The UK government has rejected calls by lawmakers to temporarily stop arms sales to Saudi Arabia over the Kingdom’s war crimes in Yemen.
Britain has signed off £3.3 billion in arms sales to Saudi Arabia since March 26, 2015, when it launched a war in Yemen in order to undermine the Houthi Ansarullah movement and restore power to Saudi-backed former President Abd Rabbuh Mansur Hadi.
Two committees of MPs recently released a joint report, urging the government to suspend arms sales until the United Nations conducts an investigation into the Saudi atrocities, The Independent reported Monday.
The committees include the International Development and Business Committee, which both sit on a parliamentary ‘super committee’ known as the Committee on Arms Export Control (CAEC).
The Foreign Affairs Committee, a third constituent committee of CAEC, did not endorse the report, but suggested that British courts should decide the legality of the sales.
Meanwhile, a legal challenge has been launched by Campaign Against the Arms Trade, which is set to be heard in the coming months.
The UK government has rejected the calls by the two committees, saying it “is confident in its robust case-by-case assessment and is satisfied that extant licenses for Saudi Arabia are compliant with the UK’s export licensing criteria.”
“We continue to assess export license applications for Saudi Arabia on a case-by-case basis against the Consolidated EU and National Arms Export Licensing Criteria, taking account of all relevant factors at the time of the application,” The Independent quoted the government as saying in an official response.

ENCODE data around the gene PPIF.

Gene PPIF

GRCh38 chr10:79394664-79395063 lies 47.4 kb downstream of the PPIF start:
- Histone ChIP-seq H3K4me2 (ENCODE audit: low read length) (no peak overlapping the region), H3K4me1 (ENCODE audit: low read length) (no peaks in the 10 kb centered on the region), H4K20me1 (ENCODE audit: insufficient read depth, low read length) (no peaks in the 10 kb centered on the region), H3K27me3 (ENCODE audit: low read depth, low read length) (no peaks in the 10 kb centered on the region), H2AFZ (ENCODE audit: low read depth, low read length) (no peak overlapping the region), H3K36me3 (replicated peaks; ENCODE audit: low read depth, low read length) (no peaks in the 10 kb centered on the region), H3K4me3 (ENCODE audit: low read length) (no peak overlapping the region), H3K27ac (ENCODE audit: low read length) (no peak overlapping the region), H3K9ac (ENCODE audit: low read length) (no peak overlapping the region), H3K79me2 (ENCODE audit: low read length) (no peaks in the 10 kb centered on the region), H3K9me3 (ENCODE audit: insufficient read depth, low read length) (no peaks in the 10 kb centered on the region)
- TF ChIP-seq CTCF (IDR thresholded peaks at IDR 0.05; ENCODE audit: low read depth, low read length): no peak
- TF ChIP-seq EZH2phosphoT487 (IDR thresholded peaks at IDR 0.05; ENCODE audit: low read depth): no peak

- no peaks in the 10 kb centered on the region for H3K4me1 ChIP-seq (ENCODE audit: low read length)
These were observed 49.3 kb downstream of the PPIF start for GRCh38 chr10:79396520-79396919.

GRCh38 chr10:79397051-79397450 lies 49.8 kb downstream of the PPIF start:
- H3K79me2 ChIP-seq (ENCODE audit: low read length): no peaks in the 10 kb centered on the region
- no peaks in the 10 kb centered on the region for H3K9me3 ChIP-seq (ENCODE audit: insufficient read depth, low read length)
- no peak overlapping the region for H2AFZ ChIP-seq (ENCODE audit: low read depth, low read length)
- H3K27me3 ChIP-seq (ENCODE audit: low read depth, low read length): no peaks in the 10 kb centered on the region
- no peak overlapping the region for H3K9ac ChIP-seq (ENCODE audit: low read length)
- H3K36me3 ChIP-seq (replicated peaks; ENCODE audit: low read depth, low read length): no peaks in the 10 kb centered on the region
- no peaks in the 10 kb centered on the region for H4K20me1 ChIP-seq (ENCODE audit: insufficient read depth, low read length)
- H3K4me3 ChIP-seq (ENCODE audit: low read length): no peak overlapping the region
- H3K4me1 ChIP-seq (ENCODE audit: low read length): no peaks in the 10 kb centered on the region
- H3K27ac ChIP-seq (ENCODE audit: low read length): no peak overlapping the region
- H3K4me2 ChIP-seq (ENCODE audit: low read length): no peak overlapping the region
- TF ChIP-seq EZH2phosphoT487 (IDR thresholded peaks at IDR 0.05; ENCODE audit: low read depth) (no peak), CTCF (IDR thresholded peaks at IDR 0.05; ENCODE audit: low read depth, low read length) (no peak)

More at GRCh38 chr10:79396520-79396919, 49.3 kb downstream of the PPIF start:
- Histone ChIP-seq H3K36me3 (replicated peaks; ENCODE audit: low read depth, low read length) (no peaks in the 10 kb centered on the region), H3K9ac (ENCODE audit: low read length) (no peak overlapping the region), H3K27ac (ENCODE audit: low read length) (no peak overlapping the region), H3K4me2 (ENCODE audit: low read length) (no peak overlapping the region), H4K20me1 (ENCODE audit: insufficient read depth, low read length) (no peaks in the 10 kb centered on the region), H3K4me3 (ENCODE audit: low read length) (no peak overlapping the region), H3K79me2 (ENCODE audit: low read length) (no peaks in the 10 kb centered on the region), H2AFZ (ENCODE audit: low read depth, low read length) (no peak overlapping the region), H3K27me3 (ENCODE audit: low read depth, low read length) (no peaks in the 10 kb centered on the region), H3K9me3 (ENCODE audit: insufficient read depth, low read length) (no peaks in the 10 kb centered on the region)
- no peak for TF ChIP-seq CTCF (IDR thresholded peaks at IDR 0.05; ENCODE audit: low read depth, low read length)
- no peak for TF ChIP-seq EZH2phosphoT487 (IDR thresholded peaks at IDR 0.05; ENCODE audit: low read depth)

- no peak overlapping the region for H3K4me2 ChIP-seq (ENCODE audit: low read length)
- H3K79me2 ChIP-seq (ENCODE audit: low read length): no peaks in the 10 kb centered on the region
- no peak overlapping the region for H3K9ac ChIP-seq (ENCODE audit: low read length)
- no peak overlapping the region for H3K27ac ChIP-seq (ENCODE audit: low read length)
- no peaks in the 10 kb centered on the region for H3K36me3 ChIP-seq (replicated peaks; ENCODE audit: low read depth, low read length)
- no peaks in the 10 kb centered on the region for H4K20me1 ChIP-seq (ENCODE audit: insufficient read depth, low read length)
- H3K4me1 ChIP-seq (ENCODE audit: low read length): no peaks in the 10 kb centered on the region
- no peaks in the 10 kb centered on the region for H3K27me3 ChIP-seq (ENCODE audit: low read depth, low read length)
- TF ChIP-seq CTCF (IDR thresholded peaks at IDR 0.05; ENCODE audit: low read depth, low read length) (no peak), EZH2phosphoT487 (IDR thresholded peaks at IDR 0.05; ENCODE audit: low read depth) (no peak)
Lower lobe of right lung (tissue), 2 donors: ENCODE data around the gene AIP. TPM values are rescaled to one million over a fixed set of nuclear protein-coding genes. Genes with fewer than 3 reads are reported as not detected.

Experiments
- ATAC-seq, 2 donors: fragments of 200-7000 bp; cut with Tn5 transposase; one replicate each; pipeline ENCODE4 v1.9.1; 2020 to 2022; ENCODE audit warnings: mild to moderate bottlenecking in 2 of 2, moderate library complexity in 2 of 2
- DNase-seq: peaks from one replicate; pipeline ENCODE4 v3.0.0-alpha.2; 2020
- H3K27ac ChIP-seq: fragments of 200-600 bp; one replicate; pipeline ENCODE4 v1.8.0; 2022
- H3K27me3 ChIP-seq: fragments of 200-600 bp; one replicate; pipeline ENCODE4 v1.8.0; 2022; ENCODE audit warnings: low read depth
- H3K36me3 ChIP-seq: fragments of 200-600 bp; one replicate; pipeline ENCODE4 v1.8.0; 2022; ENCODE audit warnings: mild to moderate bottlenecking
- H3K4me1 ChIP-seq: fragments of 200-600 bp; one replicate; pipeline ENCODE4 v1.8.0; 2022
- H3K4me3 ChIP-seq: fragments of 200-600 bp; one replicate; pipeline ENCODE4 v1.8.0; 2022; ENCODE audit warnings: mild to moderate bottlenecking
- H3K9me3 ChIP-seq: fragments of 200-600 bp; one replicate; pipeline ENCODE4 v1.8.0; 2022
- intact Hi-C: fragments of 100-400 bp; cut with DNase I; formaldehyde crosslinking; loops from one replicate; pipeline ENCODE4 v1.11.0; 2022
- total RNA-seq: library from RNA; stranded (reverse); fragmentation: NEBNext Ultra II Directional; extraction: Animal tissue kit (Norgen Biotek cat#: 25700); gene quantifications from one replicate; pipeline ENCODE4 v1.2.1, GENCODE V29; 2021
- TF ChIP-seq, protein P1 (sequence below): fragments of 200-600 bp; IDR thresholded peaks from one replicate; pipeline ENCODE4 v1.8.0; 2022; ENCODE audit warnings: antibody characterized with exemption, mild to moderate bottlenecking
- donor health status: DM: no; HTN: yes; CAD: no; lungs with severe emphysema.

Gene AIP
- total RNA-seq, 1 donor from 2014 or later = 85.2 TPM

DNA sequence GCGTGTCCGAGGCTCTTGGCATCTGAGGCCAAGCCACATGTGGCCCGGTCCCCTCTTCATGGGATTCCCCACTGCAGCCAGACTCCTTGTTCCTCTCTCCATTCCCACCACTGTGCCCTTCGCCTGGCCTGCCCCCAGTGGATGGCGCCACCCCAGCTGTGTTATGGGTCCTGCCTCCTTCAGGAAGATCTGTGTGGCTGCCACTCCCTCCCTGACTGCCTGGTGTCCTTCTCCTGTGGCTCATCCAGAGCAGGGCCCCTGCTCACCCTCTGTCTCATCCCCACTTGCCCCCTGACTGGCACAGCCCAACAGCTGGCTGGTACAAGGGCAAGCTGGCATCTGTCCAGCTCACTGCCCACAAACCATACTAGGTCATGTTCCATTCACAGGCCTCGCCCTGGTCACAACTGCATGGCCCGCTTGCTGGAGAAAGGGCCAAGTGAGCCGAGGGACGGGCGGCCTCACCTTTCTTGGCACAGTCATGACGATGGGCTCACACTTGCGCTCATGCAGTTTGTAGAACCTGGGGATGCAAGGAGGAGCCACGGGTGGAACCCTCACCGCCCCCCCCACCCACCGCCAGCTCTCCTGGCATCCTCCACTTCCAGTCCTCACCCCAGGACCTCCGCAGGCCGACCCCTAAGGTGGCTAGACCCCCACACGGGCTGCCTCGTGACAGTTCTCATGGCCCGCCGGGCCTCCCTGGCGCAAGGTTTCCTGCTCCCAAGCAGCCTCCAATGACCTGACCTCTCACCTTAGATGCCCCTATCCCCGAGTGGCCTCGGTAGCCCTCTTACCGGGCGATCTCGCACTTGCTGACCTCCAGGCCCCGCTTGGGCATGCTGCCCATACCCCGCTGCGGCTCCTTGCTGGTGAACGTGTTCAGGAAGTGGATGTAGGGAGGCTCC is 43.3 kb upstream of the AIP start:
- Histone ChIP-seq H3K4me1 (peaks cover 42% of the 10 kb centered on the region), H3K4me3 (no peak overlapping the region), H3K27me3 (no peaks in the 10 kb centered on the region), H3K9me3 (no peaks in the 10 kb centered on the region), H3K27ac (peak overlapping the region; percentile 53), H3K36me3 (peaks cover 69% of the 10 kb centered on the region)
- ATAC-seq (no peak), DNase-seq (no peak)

The government said that it would continue its arms sales to any country, unless its assessments show that the items are being used in violation of UN human rights laws.
“The key test for our continued arms exports is whether there is a clear risk that those exports might be used in a commission of a serious violation of International Humanitarian Law (IHL),” it added.
The response was issued by British Foreign Secretary Boris Johnson, Defense Secretary Sir Michael Fallon, International Trade Secretary Liam Fox and International Development Secretary Priti Patel.
Andrew Smith of Campaign Against the Arms Trade told The Independent that “the government is in denial about the devastating impact of the Saudi-led bombardment and its own complicity in it.”
Smith called the response “very weak,” saying that it is indicative of the fact that “arms company profits are still being prioritized over the human rights and lives of Yemeni people.”
He noted that those who issued the response “could stop the arms sales right now” instead of “offering uncritical military and political support” to Saudi Arabia.
The UK government is “helping arms companies like BAE to sell even more weapons” to the Saudis, he added.
Since the beginning of the aggression, almost 10,000 people, including over 2,000 children, have been killed.
London has been one of the biggest suppliers of weapons to Riyadh for 40 years.